Tue, Nov 14, 2006 - Page 12 News List

MAC may ease restrictions on fab investment

HOPEFUL An economics official's statement that the cross-strait affairs agency was willing to discuss the issue sent semiconductor stocks climbing on the TSE

By Lisa Wang  /  STAFF REPORTER

Shares of the nation's major computer memory chipmakers rallied yesterday, boosted by reports that the government plans to ease regulations on local semiconductor companies' investment in China before the end of the year.

The stock prices of leading domestic computer memory chipmakers Powerchip Semiconductor Corp (力晶半導體) and ProMOS Technologies Inc (茂德科技) rose 0.49 percent and 1.89 percent to NT$20.4 (US$0.62) and NT$13.45, respectively, on the over-the-counter GRETAI Securities Market. Both stocks outperformed the benchmark TAIEX, which fell 0.53 percent.

Progress?

To tap into China's burgeoning chip industry, local semiconductor companies have been waiting for the government to soften its stance by easing the restrictions on Taiwanese semiconductor companies setting up factories in China.

Powerchip and ProMOS filed applications with the government to invest in China two years ago, hoping to follow the path of Taiwan Semiconductor Manufacturing Co (TSMC, 台積電), which has a plant to supply chips to customers that have expanded to China.

No significant progress has been made since then.

Hope was rekindled, however, as Vice Minister of Economic Affairs Shih Yen-hsiang (施顏祥) told legislators yesterday that "the government agencies, including the Mainland Affairs Council, are discussing further easing restrictions on Chinese investment."

The relaxations might include allowing Taiwanese companies to make chips on 0.18-micron process technology, Shih said.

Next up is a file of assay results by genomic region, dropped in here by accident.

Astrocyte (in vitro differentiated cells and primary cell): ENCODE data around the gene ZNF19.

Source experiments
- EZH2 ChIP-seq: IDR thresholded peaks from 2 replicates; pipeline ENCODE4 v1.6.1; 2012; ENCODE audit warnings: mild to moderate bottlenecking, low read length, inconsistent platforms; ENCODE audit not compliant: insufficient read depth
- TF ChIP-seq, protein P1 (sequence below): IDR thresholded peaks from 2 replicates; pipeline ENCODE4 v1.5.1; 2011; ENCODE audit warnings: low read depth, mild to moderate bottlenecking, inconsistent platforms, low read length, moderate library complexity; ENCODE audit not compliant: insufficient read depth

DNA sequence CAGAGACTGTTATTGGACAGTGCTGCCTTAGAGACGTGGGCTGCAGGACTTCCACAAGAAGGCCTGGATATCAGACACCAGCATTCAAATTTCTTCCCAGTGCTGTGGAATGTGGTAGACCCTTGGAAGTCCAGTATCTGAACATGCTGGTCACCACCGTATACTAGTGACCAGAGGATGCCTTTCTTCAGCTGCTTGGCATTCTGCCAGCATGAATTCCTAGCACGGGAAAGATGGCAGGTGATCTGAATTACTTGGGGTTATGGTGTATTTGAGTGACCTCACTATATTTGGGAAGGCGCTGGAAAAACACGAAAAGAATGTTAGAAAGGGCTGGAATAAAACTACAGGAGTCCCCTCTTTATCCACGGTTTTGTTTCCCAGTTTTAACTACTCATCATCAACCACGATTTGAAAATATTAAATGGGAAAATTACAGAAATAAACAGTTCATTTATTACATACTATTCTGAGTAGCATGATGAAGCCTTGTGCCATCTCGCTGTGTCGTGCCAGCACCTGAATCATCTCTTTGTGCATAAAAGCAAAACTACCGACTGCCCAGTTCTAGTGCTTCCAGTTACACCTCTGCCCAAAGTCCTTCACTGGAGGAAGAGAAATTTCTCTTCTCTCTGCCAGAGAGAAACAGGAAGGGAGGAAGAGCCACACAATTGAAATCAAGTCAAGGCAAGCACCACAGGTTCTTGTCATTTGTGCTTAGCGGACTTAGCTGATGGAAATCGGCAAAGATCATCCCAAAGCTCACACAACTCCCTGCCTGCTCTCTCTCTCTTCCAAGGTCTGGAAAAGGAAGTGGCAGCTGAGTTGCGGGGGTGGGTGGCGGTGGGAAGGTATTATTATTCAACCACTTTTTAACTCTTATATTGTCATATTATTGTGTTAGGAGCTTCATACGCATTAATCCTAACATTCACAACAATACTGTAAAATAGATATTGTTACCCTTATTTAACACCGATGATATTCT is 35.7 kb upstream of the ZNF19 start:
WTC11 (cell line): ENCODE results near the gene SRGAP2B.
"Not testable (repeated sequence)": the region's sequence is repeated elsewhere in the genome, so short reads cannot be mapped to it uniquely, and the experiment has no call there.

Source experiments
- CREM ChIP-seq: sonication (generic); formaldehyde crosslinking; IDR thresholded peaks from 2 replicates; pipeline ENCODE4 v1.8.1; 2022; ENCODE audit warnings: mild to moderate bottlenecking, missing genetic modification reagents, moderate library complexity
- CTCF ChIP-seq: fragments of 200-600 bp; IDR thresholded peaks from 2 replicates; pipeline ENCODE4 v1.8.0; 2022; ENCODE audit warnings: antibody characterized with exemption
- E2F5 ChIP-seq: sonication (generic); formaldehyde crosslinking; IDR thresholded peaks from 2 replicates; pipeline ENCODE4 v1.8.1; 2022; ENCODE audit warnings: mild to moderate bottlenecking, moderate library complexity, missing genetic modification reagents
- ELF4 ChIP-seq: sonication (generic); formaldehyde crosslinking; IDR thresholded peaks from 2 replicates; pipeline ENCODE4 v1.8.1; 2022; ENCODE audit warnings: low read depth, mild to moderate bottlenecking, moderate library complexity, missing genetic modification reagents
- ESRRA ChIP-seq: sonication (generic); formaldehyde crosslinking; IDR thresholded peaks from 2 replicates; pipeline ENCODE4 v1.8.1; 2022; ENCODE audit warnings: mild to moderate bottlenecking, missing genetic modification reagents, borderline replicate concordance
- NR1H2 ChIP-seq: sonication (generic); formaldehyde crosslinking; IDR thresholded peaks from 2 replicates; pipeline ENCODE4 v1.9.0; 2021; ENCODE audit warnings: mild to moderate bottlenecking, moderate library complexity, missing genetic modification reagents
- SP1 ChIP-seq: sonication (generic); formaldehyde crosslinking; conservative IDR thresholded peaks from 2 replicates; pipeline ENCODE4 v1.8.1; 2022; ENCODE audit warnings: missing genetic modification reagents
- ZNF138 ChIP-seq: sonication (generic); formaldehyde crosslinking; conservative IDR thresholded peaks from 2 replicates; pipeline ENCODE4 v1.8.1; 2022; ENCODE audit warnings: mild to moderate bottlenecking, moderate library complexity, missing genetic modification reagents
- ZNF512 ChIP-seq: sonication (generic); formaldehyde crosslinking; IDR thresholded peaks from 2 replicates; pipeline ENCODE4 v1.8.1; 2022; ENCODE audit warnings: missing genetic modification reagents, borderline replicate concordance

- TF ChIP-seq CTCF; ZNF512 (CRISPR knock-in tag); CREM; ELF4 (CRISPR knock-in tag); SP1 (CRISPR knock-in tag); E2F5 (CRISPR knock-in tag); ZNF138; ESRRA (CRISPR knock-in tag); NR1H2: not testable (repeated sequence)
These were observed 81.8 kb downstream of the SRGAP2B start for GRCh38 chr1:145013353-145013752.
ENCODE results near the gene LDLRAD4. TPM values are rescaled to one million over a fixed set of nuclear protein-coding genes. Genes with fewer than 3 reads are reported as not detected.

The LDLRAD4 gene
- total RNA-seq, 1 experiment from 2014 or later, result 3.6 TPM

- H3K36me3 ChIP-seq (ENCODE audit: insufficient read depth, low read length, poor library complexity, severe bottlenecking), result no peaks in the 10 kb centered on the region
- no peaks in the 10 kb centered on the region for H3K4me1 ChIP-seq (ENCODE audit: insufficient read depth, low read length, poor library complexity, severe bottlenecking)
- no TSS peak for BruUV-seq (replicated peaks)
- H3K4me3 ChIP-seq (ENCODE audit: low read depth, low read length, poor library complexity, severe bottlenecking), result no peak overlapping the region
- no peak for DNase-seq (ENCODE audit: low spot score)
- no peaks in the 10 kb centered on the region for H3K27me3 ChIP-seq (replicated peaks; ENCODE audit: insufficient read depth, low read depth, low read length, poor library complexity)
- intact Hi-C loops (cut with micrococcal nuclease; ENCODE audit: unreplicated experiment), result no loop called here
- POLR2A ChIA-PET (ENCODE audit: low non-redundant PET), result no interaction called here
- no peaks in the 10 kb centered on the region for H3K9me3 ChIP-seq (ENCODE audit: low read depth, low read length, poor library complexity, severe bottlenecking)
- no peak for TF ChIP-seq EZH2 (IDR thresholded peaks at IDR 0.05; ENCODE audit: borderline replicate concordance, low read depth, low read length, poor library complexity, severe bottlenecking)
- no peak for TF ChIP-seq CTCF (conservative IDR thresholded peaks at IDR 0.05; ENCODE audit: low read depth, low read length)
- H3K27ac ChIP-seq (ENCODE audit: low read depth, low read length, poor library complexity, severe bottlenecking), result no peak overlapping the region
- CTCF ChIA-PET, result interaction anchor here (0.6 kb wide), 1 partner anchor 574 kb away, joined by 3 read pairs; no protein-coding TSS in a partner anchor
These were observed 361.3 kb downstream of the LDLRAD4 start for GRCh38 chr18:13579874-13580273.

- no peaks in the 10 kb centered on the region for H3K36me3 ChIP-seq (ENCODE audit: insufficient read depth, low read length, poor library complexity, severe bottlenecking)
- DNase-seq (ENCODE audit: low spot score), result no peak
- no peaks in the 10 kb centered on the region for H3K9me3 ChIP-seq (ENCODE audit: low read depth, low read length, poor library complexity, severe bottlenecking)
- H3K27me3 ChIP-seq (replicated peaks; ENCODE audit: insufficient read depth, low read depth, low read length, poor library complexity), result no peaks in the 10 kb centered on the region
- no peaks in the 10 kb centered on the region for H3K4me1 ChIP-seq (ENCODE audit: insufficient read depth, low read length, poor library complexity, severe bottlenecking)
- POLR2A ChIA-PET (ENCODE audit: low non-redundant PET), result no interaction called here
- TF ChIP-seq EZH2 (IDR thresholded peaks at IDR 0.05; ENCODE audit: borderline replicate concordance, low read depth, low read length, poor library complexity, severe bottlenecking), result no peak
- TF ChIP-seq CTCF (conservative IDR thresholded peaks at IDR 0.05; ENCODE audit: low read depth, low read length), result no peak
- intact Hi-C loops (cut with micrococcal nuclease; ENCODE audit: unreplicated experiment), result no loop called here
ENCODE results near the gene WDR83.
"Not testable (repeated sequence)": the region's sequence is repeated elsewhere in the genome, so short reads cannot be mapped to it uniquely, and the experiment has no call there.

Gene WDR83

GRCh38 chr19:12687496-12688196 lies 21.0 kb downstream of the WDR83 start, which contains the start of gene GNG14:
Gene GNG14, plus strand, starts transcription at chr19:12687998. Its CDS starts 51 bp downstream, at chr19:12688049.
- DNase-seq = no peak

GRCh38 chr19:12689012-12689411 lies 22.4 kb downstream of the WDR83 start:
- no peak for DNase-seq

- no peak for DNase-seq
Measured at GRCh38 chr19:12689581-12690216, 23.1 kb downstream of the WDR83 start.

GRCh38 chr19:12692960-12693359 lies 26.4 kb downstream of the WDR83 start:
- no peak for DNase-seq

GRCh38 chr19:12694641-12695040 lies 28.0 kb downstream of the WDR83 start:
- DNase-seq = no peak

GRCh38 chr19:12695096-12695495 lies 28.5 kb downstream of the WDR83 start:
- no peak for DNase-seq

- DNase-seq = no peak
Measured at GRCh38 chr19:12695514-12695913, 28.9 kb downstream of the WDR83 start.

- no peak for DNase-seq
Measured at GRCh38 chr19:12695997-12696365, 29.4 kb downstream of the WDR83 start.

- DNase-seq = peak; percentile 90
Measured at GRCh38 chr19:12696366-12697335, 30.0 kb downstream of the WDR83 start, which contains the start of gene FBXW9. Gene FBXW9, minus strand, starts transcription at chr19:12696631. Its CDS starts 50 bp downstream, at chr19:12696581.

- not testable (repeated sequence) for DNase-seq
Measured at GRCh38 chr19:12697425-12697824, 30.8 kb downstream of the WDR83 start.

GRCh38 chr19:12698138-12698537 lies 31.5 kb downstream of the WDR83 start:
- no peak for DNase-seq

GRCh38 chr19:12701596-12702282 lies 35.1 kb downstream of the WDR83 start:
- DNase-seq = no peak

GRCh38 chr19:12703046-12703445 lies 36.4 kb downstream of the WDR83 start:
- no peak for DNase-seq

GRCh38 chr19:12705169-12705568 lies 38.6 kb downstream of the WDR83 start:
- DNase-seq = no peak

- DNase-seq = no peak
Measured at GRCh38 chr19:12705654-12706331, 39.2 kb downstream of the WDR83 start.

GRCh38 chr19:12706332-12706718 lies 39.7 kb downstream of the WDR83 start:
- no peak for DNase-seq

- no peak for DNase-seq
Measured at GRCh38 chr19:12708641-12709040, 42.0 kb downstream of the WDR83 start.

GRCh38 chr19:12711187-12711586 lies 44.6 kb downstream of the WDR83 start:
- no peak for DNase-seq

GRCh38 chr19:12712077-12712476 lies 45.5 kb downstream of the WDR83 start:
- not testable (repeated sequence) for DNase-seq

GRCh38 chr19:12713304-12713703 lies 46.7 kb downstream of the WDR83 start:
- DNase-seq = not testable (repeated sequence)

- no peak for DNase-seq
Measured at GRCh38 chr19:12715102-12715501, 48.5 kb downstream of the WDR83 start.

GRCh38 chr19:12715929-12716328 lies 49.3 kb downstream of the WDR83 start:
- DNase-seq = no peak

The relaxation would allow local semiconductor companies to make chips using technologies parallel to their rivals in China.

The council's agreement to discuss the issue could signal real progress, as the cross-strait policy maker is regarded as the last obstacle toward further liberalization.

No timetable

Shih's comments came after a news agency reported that the government planned to give the green light to Powerchip and ProMOS to build factories in China by the end of this quarter, citing Investment Commission Executive Secretary Huang Chin-tan (黃慶堂).

Shih declined to give a timetable for opening, however.

The government has said that the restrictions aim to prevent local companies from losing market share to their Chinese rivals as well as to safeguard national security.

In April, the government agreed to allow local chip testing and packaging service providers to build less-advanced plants in China, but has not approved any proposals to date.

Siliconware Precision Industries Co (矽品), the nation's second-largest chip packager, submitted its proposal to build a Chinese factory soon after the new rules took effect.

Currently, TSMC is the only local chipmaker that has a manufacturing plant in China after the Taiwanese government agreed in 2002 to allow three local chipmakers to build fabrication plants using less advanced 0.25-micron process technology. It has yet to decide on the two other firms.

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